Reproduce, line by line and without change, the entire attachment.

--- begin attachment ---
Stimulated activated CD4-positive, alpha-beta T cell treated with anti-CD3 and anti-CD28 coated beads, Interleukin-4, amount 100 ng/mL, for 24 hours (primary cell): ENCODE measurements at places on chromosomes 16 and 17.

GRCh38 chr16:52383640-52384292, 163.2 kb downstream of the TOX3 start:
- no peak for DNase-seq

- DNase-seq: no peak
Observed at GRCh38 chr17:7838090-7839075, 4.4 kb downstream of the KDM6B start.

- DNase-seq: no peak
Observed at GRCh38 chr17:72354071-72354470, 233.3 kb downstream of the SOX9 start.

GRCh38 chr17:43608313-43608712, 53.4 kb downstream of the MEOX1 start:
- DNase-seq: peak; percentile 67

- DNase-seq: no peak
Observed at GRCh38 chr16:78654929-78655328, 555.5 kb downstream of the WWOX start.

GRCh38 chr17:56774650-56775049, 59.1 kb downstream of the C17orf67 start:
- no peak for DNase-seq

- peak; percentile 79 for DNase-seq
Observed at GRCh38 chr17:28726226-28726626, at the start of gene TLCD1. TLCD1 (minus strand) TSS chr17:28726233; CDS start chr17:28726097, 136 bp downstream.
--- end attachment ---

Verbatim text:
Stimulated activated CD4-positive, alpha-beta T cell treated with anti-CD3 and anti-CD28 coated beads, Interleukin-4, amount 100 ng/mL, for 24 hours (primary cell): ENCODE measurements at places on chromosomes 16 and 17.

GRCh38 chr16:52383640-52384292, 163.2 kb downstream of the TOX3 start:
- no peak for DNase-seq

- DNase-seq: no peak
Observed at GRCh38 chr17:7838090-7839075, 4.4 kb downstream of the KDM6B start.

- DNase-seq: no peak
Observed at GRCh38 chr17:72354071-72354470, 233.3 kb downstream of the SOX9 start.

GRCh38 chr17:43608313-43608712, 53.4 kb downstream of the MEOX1 start:
- DNase-seq: peak; percentile 67

- DNase-seq: no peak
Observed at GRCh38 chr16:78654929-78655328, 555.5 kb downstream of the WWOX start.

GRCh38 chr17:56774650-56775049, 59.1 kb downstream of the C17orf67 start:
- no peak for DNase-seq

- peak; percentile 79 for DNase-seq
Observed at GRCh38 chr17:28726226-28726626, at the start of gene TLCD1. TLCD1 (minus strand) TSS chr17:28726233; CDS start chr17:28726097, 136 bp downstream.